Via my article:
My dad was no slouch when it came to singing his own praises to anyone in earshot and I was no exception. Most of our time together consisted of him telling me about his achievements and awards, especially after he became famous.

And that was my first problem with the train wreck story – over the decades he never mentioned it to me. I only learned about it in the early months of our research when (my wife Karen Shulman) and I happened upon the 1941 New York Times articles.

My interest was piqued, so about 14 years ago, I decided to take a closer look.

Via public libraries in Connecticut, I obtained copies of every article I could find about the headline-making disaster. I also contacted Marge Smith at the Kent Historical Society who sent me some paperwork from their files and put me in touch with Emily Krizan, whose husband, Joseph Krizan Jr., reportedly participated in rescue efforts at the train wreck, including helping the trapped fireman, whose name was Otto Klug.

Interestingly, none of the articles and none of the people with whom I communicated said anything about any camp counselor (or my father by name) being involved in the rescue.

Instead, they near-unanimously identified a local resident named Jack Bartovic as the person responsible for holding Klug’s head above water for hours.
Presumably Phil was unaware of these facts so last week I e-mailed him my article and these questions:

1) I'd be curious to know your thoughts about the contradictory claims I reported and in the articles posted on this web page I made: Please feel free to elaborate.

2) Per my article, Henry never told Karen or me about the train wreck and no one else in the family (including you) ever mentioned it. We only learned about it in the early months of our research into Henry's career when we happened upon the two 1941 New York Times articles. Approximately when did you first become aware of the train wreck story and how did you hear about it?

3) In your podcast you read from the August 29, 1941 New York Daily News article about the wreck. I'd seen that article pasted-up in Henry's 2014 memoir [see below] but the text is too small to read. I haven't yet been able to obtain a copy of the article, so I was pleased to learn you've got one. Would you please send me a copy so I can check it out and add it to my web page?

I got a confirmation of receipt but no further communications.

I was especially interested in his answer to my second question.

That is, when did Phil first become aware of  the train wreck story? Did dad keep him in the dark, too?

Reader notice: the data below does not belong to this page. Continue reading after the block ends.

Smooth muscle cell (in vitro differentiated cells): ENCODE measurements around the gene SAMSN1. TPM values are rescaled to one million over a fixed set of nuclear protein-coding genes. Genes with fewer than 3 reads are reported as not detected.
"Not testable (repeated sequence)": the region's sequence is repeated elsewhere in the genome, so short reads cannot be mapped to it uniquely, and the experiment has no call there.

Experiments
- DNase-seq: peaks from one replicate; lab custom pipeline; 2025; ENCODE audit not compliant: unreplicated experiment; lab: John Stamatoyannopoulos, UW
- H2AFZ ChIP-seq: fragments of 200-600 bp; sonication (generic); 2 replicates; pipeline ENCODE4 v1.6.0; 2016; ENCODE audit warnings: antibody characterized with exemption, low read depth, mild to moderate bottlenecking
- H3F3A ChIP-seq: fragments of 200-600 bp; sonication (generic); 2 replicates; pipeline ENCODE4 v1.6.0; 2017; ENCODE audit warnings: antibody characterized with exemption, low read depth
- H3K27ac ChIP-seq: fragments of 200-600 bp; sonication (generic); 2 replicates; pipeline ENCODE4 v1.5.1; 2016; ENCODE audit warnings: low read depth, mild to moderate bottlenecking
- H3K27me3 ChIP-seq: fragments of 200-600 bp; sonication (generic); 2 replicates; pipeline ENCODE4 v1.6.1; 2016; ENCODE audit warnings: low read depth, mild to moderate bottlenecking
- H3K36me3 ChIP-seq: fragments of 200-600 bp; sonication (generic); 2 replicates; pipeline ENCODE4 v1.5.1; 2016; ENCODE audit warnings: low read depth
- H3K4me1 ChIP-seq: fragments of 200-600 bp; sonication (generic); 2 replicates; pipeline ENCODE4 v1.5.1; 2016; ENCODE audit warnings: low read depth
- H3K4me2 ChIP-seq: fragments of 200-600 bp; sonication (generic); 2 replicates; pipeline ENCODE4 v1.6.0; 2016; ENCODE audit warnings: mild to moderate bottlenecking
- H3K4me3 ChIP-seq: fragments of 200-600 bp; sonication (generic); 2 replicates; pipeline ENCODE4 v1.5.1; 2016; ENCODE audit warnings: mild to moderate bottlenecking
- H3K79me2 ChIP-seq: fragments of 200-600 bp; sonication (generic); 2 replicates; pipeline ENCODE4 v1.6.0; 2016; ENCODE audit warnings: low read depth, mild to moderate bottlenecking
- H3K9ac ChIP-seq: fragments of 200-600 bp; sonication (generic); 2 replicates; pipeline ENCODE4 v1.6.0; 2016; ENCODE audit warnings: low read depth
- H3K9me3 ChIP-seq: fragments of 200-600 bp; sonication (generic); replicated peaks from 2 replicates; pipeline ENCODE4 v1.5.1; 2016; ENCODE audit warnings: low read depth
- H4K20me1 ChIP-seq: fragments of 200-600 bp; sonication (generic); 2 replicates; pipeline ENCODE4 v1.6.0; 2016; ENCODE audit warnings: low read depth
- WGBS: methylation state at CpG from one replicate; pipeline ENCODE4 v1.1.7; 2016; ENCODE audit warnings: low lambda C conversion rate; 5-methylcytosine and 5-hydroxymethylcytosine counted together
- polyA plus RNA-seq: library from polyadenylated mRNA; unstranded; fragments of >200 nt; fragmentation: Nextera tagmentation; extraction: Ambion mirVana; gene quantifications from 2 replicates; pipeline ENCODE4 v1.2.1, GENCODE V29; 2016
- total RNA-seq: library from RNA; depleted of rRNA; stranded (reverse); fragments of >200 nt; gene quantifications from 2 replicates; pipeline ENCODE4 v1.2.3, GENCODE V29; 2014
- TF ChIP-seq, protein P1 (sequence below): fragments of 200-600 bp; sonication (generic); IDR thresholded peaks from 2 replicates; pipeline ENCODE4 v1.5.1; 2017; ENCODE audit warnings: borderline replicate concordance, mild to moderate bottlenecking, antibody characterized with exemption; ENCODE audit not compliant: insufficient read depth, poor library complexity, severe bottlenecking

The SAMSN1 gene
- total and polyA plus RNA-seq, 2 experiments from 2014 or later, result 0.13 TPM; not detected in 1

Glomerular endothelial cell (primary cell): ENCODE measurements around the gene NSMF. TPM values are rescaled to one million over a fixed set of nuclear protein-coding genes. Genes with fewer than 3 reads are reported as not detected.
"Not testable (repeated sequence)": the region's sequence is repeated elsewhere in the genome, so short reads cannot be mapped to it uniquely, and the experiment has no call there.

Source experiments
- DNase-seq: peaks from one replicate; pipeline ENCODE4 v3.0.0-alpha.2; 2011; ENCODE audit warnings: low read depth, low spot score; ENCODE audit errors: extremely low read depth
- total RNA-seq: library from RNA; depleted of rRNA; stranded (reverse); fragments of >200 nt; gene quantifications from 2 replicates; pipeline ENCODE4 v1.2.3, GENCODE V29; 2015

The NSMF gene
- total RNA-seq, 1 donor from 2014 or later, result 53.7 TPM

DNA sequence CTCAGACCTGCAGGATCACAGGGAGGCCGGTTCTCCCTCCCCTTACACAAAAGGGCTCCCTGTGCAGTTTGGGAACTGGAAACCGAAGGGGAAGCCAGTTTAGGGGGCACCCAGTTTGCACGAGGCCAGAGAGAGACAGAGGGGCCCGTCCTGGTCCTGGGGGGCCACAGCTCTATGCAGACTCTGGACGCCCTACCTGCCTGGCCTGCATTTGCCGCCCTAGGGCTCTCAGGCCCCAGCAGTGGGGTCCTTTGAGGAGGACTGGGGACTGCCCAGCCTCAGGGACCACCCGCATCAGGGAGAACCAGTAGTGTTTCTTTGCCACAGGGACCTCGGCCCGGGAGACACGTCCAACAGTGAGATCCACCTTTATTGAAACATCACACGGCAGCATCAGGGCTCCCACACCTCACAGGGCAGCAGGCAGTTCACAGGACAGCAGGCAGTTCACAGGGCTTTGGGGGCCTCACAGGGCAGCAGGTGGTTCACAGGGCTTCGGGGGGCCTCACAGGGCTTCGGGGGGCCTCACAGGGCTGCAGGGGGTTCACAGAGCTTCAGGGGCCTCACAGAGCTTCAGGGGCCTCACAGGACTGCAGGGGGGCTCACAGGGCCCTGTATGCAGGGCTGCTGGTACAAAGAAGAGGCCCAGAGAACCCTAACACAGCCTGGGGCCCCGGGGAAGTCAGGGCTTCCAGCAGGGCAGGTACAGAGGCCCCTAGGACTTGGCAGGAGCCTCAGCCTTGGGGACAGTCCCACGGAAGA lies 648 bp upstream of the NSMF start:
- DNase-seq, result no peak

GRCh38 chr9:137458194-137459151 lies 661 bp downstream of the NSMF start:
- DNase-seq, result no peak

Here's a video clip of Phil relating the train wreck story while introducing dad at a January 27, 2015 event hosted by the Cincinnati Business Courier. (He was receiving the newspaper's Health Care Hero award, an honor reportedly arranged by his longtime attorney, Joe Dehner).

The way Phil tells it, it sounds like the first time he heard about the train wreck may have been eight months earlier when he came across the New York Times in the course of helping our parents move.

So I e-mailed the video clip from the awards event to Phil and asked if that was accurate.

Again I received his confirmation of receipt, but no further communications.

Per Karen's letter to the editor in the April 2006 Cincinnati Magazine: "That's Phil -- a profile in courage."

Apparently I'm on my brother's do-not-respond list, so if anyone asks Mr. Hard Truths about this, I'm curious to know how he responds. Click here for my contact info.

Via my father's 2014 memoir, Heimlich's Maneuvers.

Tuesday, March 7, 2017

My inquiry today re: my two quid donation to a JustGiving crowdfunding campaign to purchase anti-choking devices for UK schools

Recently I donated £2 to a crowdfunding solicitation by the Hull Wyke Round Table (HWRT), a UK organization in East Yorkshire.

According to its website, the HWRT "is all about having fun with a group of friends while at the same time trying to help the local community."

According to a February 10, 2017 article in the Hull Daily Mail, HWRT representative Edd Wheldon spearheaded the campaign which eventually "raised £2,218 to install (the LifeVac anti-choking device) into as many schools in the Hull & East Riding area as possible."

In the course of researching my father's unusual career, as a side interest I've done some casual research re: various anti-choking devices that have been marketed in recent decades and I've reported about a few, for example, the Heimlich Helper, the Dechoker, and the LifeVac.

Via the HWRT's solicitation to donors:

For a Sidebar item I was reporting, I e-mailed Mr. Wheldon and asked him for a list of the 100 schools and for details about the three reported lives saved by the LifeVac. For example, the dates of the rescues, the locations, the names of the rescuers and the choking victims, etc.

I didn't receive a reply, so today I asked JustGiving, the London-based crowdfunding platform which hosted the fundraiser, to jump in. Click here to download a copy.

I'll report the results in a future item.